High-Quality Emergency Operations Planning (EOP)

3.2 Information Gathering

Emergency management differs from most operational activities because it involves the whole school community. Typically, a school’s day-to-day operations occur within each department’s respective “silo”. Financial operations are minimally impacted by what lesson is being taught in the classroom. Transportation operations are rarely influenced by food service operations. While correlations exist between departmental operations, there is little reliance from a day-to-day perspective. During emergencies, however, the interconnected relationships between departments are the driving force behind successful response and recovery operations.

Failures during response and recovery operations often demonstrate a failure in the underlying EOP planning process. Commonly, these failures are a result of unrealistic expectations being placed on staff or faculty. While the EOP may state that a person will accomplish a certain task, that person may be unable to accomplish the task due to policy controls. During the planning process, it is pertinent that the planning team evaluate existing plans, policies, and procedures to ensure that no conflicts between district policy, the law, or procedures exist.

According to FEMA’s Comprehensive Preparedness Guide (CPG) 101, emergency management plans must be integrated both vertically and horizontally. Vertical integration is defined as the meshing of planning both up and down the various levels of both the school and the community. This means that the foundation for operations begins within the school at the campus or even classroom level and that support from the district, local government, state and federal governments, and private sector partners are layered onto the local level. When a support requirement from a “higher level” is identified during the planning process, the two levels work together to resolve the issue.

Horizontal integration ensures that a school’s set of plans supports its neighboring or partner school’s similar sets of plans and integrates operations across the district. Horizontal integration is vital for instances when external resources, particularly those that are local, are needed during a response. For instance, a school cannot include the use of a local Special Weapons and Tactics (SWAT) or bomb squad into their EOP if, in fact, such a team does not actually exist within the local responding departments. Similarly, the district cannot plan to utilize buses for evacuation of students without first considering the existing policies and procedures of the district’s transportation department.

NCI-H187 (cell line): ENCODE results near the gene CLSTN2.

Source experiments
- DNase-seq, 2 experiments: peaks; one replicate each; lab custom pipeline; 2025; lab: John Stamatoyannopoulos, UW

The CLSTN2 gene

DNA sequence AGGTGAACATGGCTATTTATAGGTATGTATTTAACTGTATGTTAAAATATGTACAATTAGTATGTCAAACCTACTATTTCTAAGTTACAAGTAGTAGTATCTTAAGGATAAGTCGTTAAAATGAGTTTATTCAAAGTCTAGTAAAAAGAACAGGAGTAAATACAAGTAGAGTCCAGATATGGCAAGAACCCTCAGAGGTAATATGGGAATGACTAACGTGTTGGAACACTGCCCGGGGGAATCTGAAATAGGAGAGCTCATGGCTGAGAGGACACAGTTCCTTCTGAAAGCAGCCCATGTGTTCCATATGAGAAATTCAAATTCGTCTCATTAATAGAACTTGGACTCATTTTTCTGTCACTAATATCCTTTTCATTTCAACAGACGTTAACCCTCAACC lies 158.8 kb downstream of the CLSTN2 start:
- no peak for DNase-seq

Evaluating Existing Plans

EOPs are not the only plans that affect long-term development and sustainability of the school district. The livelihood of a district is greatly impacted by a number of other plans that affect the community as a whole. The district’s planning team should be familiar with the following plans that directly affect emergency management programs within a community:

  • District Improvement Plan
  • District Construction or Development Plans
  • Community Economic Development Plan
  • Community Emergency Management Plan
  • Community Hazard Mitigation Action Plan
  • Community Long-Term Recovery Plan
  • Community Debris Management Plan
  • Community Animal Issues Plan (may be included in the local emergency management plan)

Evaluating District Policies and Procedures

District policies and procedures must also be considered and integrated both horizontally and vertically. During emergencies, there may be a need for community notification, interaction with the media, utilization of buses and other transportation assets, or the need to purchase materials or equipment to support response or recovery operations. While an emergency may be ongoing, district personnel are still held accountable to the policies, guidance, and procedures of the district. When developing roles and responsibilities, the planning team should consider those policies and procedures that affect the responsibilities being delegated. These policies and procedures include:

  • Purchasing and Acquisition
  • School Properties Disposal
  • Contracted Services
  • Safety Program/Risk Management
  • Buildings, Grounds, and Equipment Maintenance
  • Equipment and Supplies Management
  • Food Services Management
  • Office Communications
  • Technology Resources
  • Insurance and Annuities Management
  • Facility Standards
  • Personnel
  • Community and Governmental Relations